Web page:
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Struggle Care in Neurodiverse Families

Gifted Parenting and Strategies

What is struggle care?

Struggle care is a useful way to think about the challenges facing individuals when completing daily life activities. At its core, struggle care is about understanding that many of us are having to complete “care tasks” when we’re already running on empty and recognizing the guilt that accompanies those tasks. Care tasks are described by KC Davis as “morally neutral” like laundry, dishes, or meal prep. We also feel shame when we put off, avoid, and neglect these tasks, which is how they tend to chip away at our sense of worth and wellbeing over time.

As we described in this article, The Spoon Theory can be a useful visualization for struggle care. In the Spoon Theory, you are asked to imagine that each day you wake up with a certain number of spoons. For the sake of this example, let’s say you start with 12. Each spoon equals 1 unit of energy. As you go throughout your daily activities, you spend spoons. At the end of the day when the dirty dishes are staring you in the face, you may feel that burning sense of shame for just wanting to skip them and go to bed. You might judge yourself in that moment as lazy and a bad parent. However, if you apply the perspective of struggle care, in this moment you aren’t being lazy; you are depleted, signifying that it is time to replenish yourself.

How does struggle care apply to neurodiverse families?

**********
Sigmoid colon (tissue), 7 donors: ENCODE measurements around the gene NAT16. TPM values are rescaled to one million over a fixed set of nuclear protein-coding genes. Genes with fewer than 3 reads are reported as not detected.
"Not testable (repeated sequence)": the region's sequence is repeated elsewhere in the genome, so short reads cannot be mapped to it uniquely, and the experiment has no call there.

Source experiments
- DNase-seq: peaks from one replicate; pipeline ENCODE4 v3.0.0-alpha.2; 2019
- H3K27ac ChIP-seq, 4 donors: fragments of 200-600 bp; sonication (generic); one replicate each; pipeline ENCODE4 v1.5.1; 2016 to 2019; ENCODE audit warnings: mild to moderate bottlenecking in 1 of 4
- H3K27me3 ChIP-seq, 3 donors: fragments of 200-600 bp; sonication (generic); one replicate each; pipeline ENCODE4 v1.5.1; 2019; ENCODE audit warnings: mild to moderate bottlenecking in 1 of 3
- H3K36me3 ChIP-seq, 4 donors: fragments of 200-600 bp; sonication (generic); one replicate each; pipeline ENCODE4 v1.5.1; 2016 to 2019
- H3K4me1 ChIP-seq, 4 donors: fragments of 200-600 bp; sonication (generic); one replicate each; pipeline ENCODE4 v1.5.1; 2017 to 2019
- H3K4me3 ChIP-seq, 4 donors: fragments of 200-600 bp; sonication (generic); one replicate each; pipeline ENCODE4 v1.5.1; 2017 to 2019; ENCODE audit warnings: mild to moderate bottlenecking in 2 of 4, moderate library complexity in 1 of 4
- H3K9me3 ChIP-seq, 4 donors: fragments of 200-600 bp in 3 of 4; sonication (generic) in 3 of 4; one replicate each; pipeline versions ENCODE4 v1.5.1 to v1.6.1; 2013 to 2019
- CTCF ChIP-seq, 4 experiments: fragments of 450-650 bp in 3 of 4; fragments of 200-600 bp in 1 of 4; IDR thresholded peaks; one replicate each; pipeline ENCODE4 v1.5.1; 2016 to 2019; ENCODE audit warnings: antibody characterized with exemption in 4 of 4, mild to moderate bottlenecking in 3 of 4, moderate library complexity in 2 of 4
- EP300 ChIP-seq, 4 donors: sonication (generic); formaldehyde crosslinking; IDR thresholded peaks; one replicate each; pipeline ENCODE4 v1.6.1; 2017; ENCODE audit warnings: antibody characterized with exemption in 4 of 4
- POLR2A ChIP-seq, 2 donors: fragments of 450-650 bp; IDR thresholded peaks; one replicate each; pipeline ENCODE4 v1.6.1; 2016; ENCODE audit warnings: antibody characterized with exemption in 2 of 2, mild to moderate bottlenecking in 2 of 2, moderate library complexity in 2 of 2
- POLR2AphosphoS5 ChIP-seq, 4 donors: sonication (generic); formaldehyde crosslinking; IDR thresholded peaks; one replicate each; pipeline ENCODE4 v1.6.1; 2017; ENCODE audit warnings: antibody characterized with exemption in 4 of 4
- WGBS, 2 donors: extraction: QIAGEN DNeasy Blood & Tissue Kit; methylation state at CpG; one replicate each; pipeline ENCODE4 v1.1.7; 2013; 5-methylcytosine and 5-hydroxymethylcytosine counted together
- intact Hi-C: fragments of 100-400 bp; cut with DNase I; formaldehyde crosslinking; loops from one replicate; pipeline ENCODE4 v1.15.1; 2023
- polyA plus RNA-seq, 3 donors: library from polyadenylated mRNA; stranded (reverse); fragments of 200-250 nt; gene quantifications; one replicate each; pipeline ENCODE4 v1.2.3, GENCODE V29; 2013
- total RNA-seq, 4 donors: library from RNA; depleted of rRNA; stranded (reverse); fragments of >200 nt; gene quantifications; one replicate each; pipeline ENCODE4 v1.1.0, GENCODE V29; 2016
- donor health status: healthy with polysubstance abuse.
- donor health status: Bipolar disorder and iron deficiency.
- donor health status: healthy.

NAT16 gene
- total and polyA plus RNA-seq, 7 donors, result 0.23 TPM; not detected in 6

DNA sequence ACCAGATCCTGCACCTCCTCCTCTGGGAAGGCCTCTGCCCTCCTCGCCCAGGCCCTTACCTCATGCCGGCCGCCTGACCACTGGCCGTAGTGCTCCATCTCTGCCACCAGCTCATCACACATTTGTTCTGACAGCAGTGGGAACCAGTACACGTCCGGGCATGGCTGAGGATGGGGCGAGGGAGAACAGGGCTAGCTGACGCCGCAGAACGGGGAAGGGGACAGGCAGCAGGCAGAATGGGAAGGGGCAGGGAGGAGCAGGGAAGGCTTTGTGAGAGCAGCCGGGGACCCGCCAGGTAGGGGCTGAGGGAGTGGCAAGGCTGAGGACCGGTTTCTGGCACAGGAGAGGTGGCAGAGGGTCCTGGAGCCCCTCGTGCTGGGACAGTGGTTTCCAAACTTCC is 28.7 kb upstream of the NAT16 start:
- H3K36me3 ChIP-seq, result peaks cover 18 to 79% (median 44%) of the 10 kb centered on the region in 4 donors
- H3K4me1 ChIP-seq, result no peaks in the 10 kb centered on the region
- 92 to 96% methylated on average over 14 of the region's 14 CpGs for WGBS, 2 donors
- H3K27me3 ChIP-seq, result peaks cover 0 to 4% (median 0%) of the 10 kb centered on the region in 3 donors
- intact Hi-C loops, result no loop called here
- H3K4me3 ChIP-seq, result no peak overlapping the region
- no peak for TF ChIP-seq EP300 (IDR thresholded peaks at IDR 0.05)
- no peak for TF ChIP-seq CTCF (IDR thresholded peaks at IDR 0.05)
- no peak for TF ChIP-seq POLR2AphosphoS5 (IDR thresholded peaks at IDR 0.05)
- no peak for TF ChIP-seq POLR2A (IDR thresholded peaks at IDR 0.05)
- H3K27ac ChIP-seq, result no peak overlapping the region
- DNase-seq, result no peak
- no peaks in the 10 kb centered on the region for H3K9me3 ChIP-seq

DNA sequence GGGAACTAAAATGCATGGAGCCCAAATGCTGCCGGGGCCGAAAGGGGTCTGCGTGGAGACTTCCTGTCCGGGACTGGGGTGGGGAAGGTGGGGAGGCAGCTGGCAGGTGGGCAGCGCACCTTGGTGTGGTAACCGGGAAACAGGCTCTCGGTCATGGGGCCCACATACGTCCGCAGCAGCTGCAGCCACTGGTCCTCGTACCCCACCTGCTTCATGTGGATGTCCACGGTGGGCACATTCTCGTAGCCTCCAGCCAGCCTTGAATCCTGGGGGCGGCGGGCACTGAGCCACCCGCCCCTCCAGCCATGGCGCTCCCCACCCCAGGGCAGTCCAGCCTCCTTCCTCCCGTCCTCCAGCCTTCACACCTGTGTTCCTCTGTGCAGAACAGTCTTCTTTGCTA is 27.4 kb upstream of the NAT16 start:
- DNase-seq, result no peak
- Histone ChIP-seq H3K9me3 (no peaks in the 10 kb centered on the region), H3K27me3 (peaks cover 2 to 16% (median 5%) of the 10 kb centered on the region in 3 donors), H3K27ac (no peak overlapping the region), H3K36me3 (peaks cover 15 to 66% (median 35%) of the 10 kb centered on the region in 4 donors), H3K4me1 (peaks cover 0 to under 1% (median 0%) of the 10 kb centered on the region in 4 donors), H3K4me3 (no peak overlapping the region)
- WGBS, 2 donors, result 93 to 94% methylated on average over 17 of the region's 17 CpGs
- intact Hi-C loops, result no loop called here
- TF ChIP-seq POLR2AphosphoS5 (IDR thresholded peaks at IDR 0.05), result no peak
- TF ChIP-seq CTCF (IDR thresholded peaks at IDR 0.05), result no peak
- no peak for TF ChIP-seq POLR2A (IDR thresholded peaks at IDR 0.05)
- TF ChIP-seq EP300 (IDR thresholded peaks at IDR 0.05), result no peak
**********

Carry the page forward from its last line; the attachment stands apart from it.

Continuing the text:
At the Davidson Institute, we know many of our families are trying to operate from a place of struggle care when raising their gifted or twice exceptional (2e) child. Raising a neurodivergent child is challenging, and as a parent, you may find that you are constantly running out of “spoons.” Parents feel the stress, guilt, and burnout of parenting outside the mainstream for many reasons. For example, the needs of neurodivergent children can change quickly. That classroom accommodation your child finally received (after months of school advocacy)? Well now perhaps their underlying ADHD calls for a different strategy or their giftedness means they’re ready to accelerate to another class. Other reasons might include but are not limited to: there are not as many experienced professionals and educators who understand their needs, giftedness isn’t often acknowledged beyond a child’s achievements, parents must wear multiple hats (advocate, cheerleader, chef, chauffer, teacher) every day, it’s a small community and hard to find your peers, and the list goes on!

As described in one of our favorite articles, “Dear Tired Mama of Gifted Kids” by Colleen Kessler, there are OEs, 2es, and everything in and between and around to deal with when raising a differently wired child. Often, the physical exhaustion is enough to deal with on its own, but for many parents in our community, it is the stress of the “Shoulds” that take the biggest toll on them. I “should” be able to help my kids with their math homework, pick the best high school for them, afford all the fancy summer programs, find all the right mentorships, and so on. This truckload of shame is dumped on top of every other care task a parent feels required to do in a given day. Suddenly, you find yourself struggling to get groceries, forget a birthday, or drop the ball on any other number of seemingly simple tasks.